In Sweden the SSN (os PN-Personal Number) is the main index for doing anything and anyones PN kan be obtained anonymously at the tax office.
    Identity theft fraud exist but is not extreame.
    On the other hand card purchases require either PIN-CODE or providing a national authorised ID or over the Internet the CCV-code.
    It sometimes surpises me when I visit the US that you can do card purchases without ID och PIN.
    Could this be a relevant issue why identity theft is such a big issue in the US?
    Great post as always . . . .

  31. It’s important to have a bank that’s proactive about your account. Mine calls me, an annoying amount, if anything looks remotely suspicious. I’ve had my ‘account compromised’ and also my ebay hacked into. Both times customer service took care of it before I suffered any real consequences.

  32. Golfing Girl says:

    Make sure your relatives, especially older ones are aware of the current scams. My father gave out my personal information because a woman claimed to be a long-lost relative wanting to look me up. He verified my maiden name as well as my mother’s! He was trying to be helpful but it ended up costing me a lot of time ensuring this woman didn’t do anything with the information and we had to put out a fraud alert.

    Bottom line, it’s not just you who needs to be aware of the scams–your parents and relatives need to be aware as well.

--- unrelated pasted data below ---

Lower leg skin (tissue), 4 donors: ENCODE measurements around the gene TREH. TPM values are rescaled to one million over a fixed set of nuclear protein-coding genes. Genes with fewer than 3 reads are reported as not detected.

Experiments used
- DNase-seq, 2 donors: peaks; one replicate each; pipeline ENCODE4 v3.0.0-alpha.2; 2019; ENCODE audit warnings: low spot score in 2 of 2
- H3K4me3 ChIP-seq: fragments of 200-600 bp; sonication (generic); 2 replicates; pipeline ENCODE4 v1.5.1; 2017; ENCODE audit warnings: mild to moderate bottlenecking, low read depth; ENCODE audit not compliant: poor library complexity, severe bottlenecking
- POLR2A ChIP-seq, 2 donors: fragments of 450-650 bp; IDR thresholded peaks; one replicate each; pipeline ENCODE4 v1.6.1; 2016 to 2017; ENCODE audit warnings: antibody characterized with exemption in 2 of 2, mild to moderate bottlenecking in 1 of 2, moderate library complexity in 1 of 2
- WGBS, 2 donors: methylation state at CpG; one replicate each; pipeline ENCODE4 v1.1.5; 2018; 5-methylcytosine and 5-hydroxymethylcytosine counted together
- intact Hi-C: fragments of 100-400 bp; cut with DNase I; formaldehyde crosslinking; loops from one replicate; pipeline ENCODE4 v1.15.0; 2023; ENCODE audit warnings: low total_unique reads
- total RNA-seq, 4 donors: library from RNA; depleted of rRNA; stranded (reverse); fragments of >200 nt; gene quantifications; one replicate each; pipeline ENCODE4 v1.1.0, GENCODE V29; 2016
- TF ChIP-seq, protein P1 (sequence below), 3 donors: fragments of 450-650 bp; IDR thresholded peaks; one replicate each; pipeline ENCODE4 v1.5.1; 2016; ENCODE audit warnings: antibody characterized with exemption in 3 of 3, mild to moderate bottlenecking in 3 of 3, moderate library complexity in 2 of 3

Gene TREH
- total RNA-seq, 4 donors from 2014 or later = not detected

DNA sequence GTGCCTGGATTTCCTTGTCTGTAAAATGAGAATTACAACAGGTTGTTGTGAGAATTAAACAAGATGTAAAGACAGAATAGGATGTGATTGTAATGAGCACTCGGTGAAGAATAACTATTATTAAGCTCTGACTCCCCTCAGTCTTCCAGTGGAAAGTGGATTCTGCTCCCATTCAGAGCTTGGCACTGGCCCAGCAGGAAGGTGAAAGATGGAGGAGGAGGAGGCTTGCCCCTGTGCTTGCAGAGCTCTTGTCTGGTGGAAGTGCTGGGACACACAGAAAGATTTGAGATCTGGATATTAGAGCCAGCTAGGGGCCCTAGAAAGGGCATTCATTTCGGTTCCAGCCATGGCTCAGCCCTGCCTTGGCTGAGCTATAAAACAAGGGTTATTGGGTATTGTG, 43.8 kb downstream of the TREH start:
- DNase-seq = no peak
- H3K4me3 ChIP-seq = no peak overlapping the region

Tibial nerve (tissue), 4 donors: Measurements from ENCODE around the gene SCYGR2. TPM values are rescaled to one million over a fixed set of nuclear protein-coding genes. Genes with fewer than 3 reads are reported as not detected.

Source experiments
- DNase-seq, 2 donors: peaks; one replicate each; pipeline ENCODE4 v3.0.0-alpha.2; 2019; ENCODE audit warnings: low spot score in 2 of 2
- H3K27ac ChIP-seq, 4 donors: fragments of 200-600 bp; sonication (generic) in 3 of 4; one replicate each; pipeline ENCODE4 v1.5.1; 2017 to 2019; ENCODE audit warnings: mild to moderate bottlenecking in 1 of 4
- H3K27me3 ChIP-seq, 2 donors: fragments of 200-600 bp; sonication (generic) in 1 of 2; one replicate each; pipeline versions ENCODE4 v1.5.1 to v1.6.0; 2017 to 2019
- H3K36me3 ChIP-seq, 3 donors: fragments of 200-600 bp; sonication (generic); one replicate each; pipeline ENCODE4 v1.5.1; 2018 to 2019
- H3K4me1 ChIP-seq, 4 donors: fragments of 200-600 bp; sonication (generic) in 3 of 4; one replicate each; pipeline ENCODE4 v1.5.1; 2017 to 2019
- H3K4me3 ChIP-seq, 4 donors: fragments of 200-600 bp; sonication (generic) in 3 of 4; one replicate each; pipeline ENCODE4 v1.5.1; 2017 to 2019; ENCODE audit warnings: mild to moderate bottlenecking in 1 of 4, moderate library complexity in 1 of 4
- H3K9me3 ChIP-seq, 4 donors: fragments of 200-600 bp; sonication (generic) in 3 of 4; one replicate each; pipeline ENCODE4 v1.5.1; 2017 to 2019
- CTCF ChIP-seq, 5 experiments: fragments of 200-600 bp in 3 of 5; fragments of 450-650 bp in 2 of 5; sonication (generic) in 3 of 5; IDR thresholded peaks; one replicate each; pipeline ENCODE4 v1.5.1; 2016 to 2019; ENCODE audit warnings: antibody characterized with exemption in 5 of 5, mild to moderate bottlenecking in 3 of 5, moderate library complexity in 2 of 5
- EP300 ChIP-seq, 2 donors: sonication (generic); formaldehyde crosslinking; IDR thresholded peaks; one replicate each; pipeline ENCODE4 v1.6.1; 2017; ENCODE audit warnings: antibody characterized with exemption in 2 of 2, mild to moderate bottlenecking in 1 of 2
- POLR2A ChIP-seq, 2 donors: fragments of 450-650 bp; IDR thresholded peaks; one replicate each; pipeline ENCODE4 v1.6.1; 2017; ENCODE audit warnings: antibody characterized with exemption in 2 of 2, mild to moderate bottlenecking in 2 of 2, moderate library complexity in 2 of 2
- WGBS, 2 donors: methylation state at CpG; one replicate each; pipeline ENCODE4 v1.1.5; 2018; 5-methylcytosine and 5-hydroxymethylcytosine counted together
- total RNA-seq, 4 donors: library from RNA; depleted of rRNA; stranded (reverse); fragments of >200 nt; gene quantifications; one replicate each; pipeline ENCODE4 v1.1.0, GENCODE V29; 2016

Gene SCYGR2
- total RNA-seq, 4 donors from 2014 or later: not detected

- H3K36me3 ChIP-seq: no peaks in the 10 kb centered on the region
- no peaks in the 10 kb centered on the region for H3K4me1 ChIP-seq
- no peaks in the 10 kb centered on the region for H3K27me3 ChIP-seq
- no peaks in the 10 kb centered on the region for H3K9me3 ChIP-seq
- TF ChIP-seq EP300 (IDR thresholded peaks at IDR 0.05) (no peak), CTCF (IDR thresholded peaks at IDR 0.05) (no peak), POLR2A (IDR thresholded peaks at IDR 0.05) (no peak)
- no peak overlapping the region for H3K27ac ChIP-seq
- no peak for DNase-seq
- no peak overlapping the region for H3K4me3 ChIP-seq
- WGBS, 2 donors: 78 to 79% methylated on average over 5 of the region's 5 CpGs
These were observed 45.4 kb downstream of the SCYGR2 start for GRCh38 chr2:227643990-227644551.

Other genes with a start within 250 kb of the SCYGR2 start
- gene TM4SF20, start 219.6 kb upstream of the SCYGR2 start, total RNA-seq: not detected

33. Anna says:

    Jan-Erik: Yes, in this country the SSN is a very big issue. It is one of the main access points for identity theft, which is a huge problem here.

  34. me says:

    This is a timely post I just had my amex account hijacked – with a counterfeit card!

  35. Kim says:

    Remember when you are shredding documents to call your local animal shelter to see if it can re-use the shredded paper for lining crates/pens etc ….

  36. budgetsaresexy says:

    funny enough i JUST had friendly playtime with my trusty shredder last night. a word of caution though – unless you have one of those super duper heavy duty models that can shred a block of gold, i wouldn’t advise dropping an entire checkbook in it…mine def. didn’t like it! ha ha…

    and no i didn’t try the actual case of it or anything, just an extra 1/4 inch thick set of old checks. i ended up just having to take out the binding part of it, and then split the checks in clumps of 3. for what it’s worth.

    as a side note, i also praise the idea of checking your bank accounts once a day. this way if something funky comes up, you’ll notice it!

  37. K12Linux says:

    Jan-Erik, yes, the problem is not so much that it’s not difficult to obtain someone’s SSN. The problem is, as you touched on, that so many agencies or businesses treat your SSN as if it was proof of ID. Someone signed up for phone service using only my friend’s name and SSN.

    When he disputed the bill, he had to actually *prove* that it wasn’t him who signed up. Since he was living 120 miles away this wasn’t so hard yet it still took three years to completely clean up the mess..

    The problem seems to be that the businesses who accept SSN as verification of identity are not the ones held responsible. Instead it’s the person who’s identity was stolen who has to clean up the mess.

  38. jake says:

    My house was broken into last year and they trashed the whole house. I wasn’t sure what exactly was stolen but i immediately got the service from one of the credit companies to give me constant update on my credit report.

    they text or email with the slightest change, and it worked so well I am most likely gonna renew it. Its about $100 a year, which to me isn’t bad. If you know your identity was stolen I highly suggest it.

  39. thehungrydollar.com says:

    I am a huge advocate of the shredder! Mine gets quite a workout as I shred anything that has my name on it…